All week long University of Utah coaches and players refused to say who their starting quarterback would be for today's season-finale against BYU. Would it be Jason Woods or Mike Richmond?

Ute coach Ron McBride said he'd decide early in the week on a replacement for Frank Dolce, the team's season-long starting quarterback who broke his ankle last Saturday. TV cameras were ready to do a live shot of the announcement at Wednesday's practice on Wednesday, but at the last moment McBride changed his mind and said no. He said he had decided on a starter; he just wasn't telling anyone about it. The mystery continued as both quarterbacks took practice reps with the first team. On Thursday, McBride said he wouldn't announce his starter until Saturday morning.Well, here it is, Saturday morning. And the winner? - drum roll, please - Mike Richmond. Ta-dum.

Even Richmond wondered why all the fuss and delay, but McBride explained, "Both quarterbacks are entirely different. One can throw better on the run, one has a stronger arm, one is more mobile. I didn't want to give BYU a chance to prepare for one of them. So I waited until after BYU's final practice."

The irony of today's opportunity is not lost on Richmond. Two years ago he replaced another injured starter, Scott Mitchell, against BYU in Provo and threw for 393 yards, four touchdowns and no interceptions in a 70-31 loss. Now here he is again, a fifth-year senior, replacing another injured starter.

"It's a nice way to end my career," says Richmond. "It's where I started my career."

A good game today might salvage something from a disappointing senior season for Richmond, who hasn't played a down this year. As the team's No. 2 quarterback, he undoubtedly would have replaced Dolce last week, but he was injured himself (a back problem) and unable to play. When Dolce went down with the injury against UTEP, Richmond was wearing civilian clothes and sitting in the press box, helping his coaches. Woods, the No. 3 quarterback, trotted onto the field in his place.

The Utes managed to beat UTEP 10-9, and afterward McBride indicated that Woods would probably start against BYU. But after watching Richmond throw on for the first time in a week on Monday, and after seeing that his back condition was improved, McBride changed his mind.

"It was bad timing for me to be out last week," says Richmond. "I've been the backup all year, and then this happens." In Richmond's words, this was just another chapter in a "weird career."

Richmond's career has been marked by injuries, bad timing, bad luck and plenty of waiting. He stood on the sidelines for three years (one as a redshirt) while Mitchell started and starred. When Mitchell left after his junior year to turn pro, it appeared Richmond had it made, but the Utes hired a new coaching staff and Richmond had an injured right shoulder that required surgery in the off-season. Unable to participate in spring practice, he lost the starting job to Woods, a transfer from Lamar. They wound up splitting the job last season, with Woods starting five games and Richmond six (including the BYU game). The Utes changed quarterbacks nearly every week last year, hoping to spark their lifeless offense. Richmond completed 54 percent of his passes, for 1,976 yards, 8 touchdowns and 16 interceptions; Woods completed 44 percent of his passes, for 781 yards, 3 TDs and 5 interceptions.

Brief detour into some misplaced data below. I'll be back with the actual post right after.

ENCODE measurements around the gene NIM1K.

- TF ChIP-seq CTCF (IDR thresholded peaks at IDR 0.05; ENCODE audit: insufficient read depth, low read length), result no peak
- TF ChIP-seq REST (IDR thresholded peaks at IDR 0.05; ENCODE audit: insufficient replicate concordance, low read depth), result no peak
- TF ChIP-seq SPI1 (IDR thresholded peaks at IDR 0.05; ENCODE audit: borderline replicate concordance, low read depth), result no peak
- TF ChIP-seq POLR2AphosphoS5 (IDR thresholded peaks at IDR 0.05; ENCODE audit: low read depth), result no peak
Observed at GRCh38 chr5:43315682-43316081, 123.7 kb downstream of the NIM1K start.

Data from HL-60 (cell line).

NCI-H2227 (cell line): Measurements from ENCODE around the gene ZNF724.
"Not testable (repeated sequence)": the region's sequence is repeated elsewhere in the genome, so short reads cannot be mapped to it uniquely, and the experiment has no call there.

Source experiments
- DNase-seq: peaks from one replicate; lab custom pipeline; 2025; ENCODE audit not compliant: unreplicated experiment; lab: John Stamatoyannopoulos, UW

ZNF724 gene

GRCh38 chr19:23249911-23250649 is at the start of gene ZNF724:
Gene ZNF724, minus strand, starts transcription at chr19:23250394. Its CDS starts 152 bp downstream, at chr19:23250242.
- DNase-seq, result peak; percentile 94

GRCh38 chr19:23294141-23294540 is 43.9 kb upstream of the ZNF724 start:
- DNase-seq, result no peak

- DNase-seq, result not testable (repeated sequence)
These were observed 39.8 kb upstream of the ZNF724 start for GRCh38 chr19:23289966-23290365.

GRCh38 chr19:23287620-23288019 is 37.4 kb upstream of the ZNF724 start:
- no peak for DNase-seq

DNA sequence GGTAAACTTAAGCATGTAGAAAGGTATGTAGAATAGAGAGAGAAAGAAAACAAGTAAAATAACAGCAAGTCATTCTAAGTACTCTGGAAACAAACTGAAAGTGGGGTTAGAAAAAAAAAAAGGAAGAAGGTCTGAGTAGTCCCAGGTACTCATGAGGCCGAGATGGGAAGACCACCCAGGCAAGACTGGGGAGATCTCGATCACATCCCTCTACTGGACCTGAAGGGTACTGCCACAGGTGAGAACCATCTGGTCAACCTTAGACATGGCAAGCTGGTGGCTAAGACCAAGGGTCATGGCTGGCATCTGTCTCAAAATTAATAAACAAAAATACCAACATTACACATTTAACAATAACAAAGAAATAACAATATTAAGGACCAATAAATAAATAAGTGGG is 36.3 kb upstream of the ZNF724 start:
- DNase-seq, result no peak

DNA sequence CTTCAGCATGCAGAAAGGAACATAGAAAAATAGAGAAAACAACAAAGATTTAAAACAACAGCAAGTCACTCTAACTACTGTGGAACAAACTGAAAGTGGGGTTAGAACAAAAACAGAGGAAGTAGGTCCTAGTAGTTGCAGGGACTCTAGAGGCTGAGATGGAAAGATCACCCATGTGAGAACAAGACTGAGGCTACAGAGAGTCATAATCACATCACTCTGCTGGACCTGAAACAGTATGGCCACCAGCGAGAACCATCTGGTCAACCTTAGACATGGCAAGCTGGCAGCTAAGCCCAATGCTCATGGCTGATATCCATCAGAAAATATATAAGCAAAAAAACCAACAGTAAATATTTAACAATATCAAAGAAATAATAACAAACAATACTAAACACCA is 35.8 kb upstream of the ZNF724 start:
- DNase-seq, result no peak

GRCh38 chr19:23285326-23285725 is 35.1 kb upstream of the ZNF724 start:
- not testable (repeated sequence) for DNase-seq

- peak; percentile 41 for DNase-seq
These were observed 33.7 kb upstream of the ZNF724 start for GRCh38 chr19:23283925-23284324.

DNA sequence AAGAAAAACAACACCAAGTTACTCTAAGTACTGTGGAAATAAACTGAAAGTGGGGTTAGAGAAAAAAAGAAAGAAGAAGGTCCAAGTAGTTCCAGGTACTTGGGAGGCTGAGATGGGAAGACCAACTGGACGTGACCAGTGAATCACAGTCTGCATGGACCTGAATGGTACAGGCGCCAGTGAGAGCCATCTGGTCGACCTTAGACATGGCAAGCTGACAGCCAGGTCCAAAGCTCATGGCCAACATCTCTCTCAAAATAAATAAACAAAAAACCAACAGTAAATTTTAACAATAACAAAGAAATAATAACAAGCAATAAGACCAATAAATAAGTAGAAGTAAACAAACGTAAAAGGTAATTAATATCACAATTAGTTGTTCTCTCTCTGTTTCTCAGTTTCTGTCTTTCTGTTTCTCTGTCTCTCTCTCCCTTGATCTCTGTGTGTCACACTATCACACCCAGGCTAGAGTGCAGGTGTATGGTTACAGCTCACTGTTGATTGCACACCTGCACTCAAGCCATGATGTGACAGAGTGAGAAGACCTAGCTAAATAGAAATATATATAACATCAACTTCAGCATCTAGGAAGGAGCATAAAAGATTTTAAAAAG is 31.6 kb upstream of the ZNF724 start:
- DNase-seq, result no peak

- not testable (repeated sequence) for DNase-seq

Richmond and Dolce, who redshirted last season, were the frontrunners for the starting job heading into spring practice, but Richmond missed much of practice because of a sore shoulder. Dolce won the job easily, and played well this season (he completed 177 of 314 passes for 2,444 yards, 16 TDs and 10 interceptions).

"It's been a letdown for me personally this year," says Richmond. "I've been here five years. There have been some weeks when I didn't take any reps in practice. But team-wise we've been having a great year."

Richmond's body might not have endured the daily wear and tear of a starter anyway. Addressing the condition of his arm, he says, "My shoulder hasn't bothered me, but I haven't had the overuse I have had in the past." Back problems surface occasionally; the most recent episode sidelined him most of last week. "I could barely walk after the New Mexico game," he said. "I spent most of the week on my back. It's better now."

The Utes hope that Richmond can reproduce his performance in Provo of two years ago. These days they have a defense to back up 31 points, and they have more than instate pride riding on the outcome. With a win, the Utes could secure a berth in the Copper Bowl (provided Indiana loses today), tie for third place in the conference standings (if Air Force loses to Hawaii) and claim the Beehive Boot.

Richmond has envied Dolce the opportunity to play with an offense that is improved over last season. Keith Williams has rushed for 1,012 yards - the most for any Ute since 1986 - which has taken the pressure off the quarterback. Bryan Rowley has caught 55 passes for 890 yards and 9 touchdowns, averaging 16 yards per catch and turning several short plays into big gainers. Through it all, the offensive line has protected the quarterback better than it did a year ago. Today Richmond gets a chance to see what he can do with such a surrounding cast.